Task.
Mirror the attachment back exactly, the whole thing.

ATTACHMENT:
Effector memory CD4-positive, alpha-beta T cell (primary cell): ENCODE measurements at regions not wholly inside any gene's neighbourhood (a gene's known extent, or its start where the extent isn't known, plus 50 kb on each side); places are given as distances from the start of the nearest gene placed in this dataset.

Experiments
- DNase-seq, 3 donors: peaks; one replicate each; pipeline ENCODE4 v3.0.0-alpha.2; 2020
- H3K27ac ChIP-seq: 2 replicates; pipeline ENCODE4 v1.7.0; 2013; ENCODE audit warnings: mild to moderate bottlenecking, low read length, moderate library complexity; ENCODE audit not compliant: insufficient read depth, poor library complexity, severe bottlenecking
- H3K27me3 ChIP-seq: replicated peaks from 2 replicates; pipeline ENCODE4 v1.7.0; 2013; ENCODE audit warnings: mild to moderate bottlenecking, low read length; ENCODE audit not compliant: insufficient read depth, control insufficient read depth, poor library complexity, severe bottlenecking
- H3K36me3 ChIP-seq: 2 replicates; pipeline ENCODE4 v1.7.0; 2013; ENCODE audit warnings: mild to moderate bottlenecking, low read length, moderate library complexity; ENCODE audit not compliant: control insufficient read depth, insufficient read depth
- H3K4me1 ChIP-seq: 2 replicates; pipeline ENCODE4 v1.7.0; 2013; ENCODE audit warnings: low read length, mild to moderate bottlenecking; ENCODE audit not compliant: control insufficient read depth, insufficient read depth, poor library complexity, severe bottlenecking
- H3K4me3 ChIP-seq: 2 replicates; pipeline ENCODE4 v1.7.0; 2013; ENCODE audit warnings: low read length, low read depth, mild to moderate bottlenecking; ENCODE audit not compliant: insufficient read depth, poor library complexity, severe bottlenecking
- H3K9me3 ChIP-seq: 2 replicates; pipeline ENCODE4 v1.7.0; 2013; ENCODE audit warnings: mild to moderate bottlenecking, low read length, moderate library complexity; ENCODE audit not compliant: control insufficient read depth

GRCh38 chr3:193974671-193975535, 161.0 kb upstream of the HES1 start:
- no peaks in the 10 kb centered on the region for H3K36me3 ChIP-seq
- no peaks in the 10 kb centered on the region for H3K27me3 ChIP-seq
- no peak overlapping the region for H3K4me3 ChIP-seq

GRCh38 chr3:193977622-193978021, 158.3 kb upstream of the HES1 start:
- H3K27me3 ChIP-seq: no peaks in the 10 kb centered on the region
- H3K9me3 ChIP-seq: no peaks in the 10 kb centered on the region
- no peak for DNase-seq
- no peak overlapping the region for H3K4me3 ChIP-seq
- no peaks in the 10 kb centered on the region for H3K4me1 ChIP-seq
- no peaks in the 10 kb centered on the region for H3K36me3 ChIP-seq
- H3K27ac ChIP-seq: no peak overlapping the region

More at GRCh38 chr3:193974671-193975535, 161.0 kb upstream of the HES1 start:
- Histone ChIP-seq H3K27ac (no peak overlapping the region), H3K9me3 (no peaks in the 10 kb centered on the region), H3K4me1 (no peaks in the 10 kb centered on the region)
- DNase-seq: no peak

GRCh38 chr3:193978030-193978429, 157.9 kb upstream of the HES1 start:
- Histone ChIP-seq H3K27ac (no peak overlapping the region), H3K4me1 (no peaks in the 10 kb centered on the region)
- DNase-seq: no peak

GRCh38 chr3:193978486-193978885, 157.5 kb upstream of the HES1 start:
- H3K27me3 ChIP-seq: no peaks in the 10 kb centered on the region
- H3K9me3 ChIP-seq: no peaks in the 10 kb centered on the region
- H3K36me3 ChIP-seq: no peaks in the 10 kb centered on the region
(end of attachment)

Effector memory CD4-positive, alpha-beta T cell (primary cell): ENCODE measurements at regions not wholly inside any gene's neighbourhood (a gene's known extent, or its start where the extent isn't known, plus 50 kb on each side); places are given as distances from the start of the nearest gene placed in this dataset.

Experiments
- DNase-seq, 3 donors: peaks; one replicate each; pipeline ENCODE4 v3.0.0-alpha.2; 2020
- H3K27ac ChIP-seq: 2 replicates; pipeline ENCODE4 v1.7.0; 2013; ENCODE audit warnings: mild to moderate bottlenecking, low read length, moderate library complexity; ENCODE audit not compliant: insufficient read depth, poor library complexity, severe bottlenecking
- H3K27me3 ChIP-seq: replicated peaks from 2 replicates; pipeline ENCODE4 v1.7.0; 2013; ENCODE audit warnings: mild to moderate bottlenecking, low read length; ENCODE audit not compliant: insufficient read depth, control insufficient read depth, poor library complexity, severe bottlenecking
- H3K36me3 ChIP-seq: 2 replicates; pipeline ENCODE4 v1.7.0; 2013; ENCODE audit warnings: mild to moderate bottlenecking, low read length, moderate library complexity; ENCODE audit not compliant: control insufficient read depth, insufficient read depth
- H3K4me1 ChIP-seq: 2 replicates; pipeline ENCODE4 v1.7.0; 2013; ENCODE audit warnings: low read length, mild to moderate bottlenecking; ENCODE audit not compliant: control insufficient read depth, insufficient read depth, poor library complexity, severe bottlenecking
- H3K4me3 ChIP-seq: 2 replicates; pipeline ENCODE4 v1.7.0; 2013; ENCODE audit warnings: low read length, low read depth, mild to moderate bottlenecking; ENCODE audit not compliant: insufficient read depth, poor library complexity, severe bottlenecking
- H3K9me3 ChIP-seq: 2 replicates; pipeline ENCODE4 v1.7.0; 2013; ENCODE audit warnings: mild to moderate bottlenecking, low read length, moderate library complexity; ENCODE audit not compliant: control insufficient read depth

GRCh38 chr3:193974671-193975535, 161.0 kb upstream of the HES1 start:
- no peaks in the 10 kb centered on the region for H3K36me3 ChIP-seq
- no peaks in the 10 kb centered on the region for H3K27me3 ChIP-seq
- no peak overlapping the region for H3K4me3 ChIP-seq

GRCh38 chr3:193977622-193978021, 158.3 kb upstream of the HES1 start:
- H3K27me3 ChIP-seq: no peaks in the 10 kb centered on the region
- H3K9me3 ChIP-seq: no peaks in the 10 kb centered on the region
- no peak for DNase-seq
- no peak overlapping the region for H3K4me3 ChIP-seq
- no peaks in the 10 kb centered on the region for H3K4me1 ChIP-seq
- no peaks in the 10 kb centered on the region for H3K36me3 ChIP-seq
- H3K27ac ChIP-seq: no peak overlapping the region

More at GRCh38 chr3:193974671-193975535, 161.0 kb upstream of the HES1 start:
- Histone ChIP-seq H3K27ac (no peak overlapping the region), H3K9me3 (no peaks in the 10 kb centered on the region), H3K4me1 (no peaks in the 10 kb centered on the region)
- DNase-seq: no peak

GRCh38 chr3:193978030-193978429, 157.9 kb upstream of the HES1 start:
- Histone ChIP-seq H3K27ac (no peak overlapping the region), H3K4me1 (no peaks in the 10 kb centered on the region)
- DNase-seq: no peak

GRCh38 chr3:193978486-193978885, 157.5 kb upstream of the HES1 start:
- H3K27me3 ChIP-seq: no peaks in the 10 kb centered on the region
- H3K9me3 ChIP-seq: no peaks in the 10 kb centered on the region
- H3K36me3 ChIP-seq: no peaks in the 10 kb centered on the region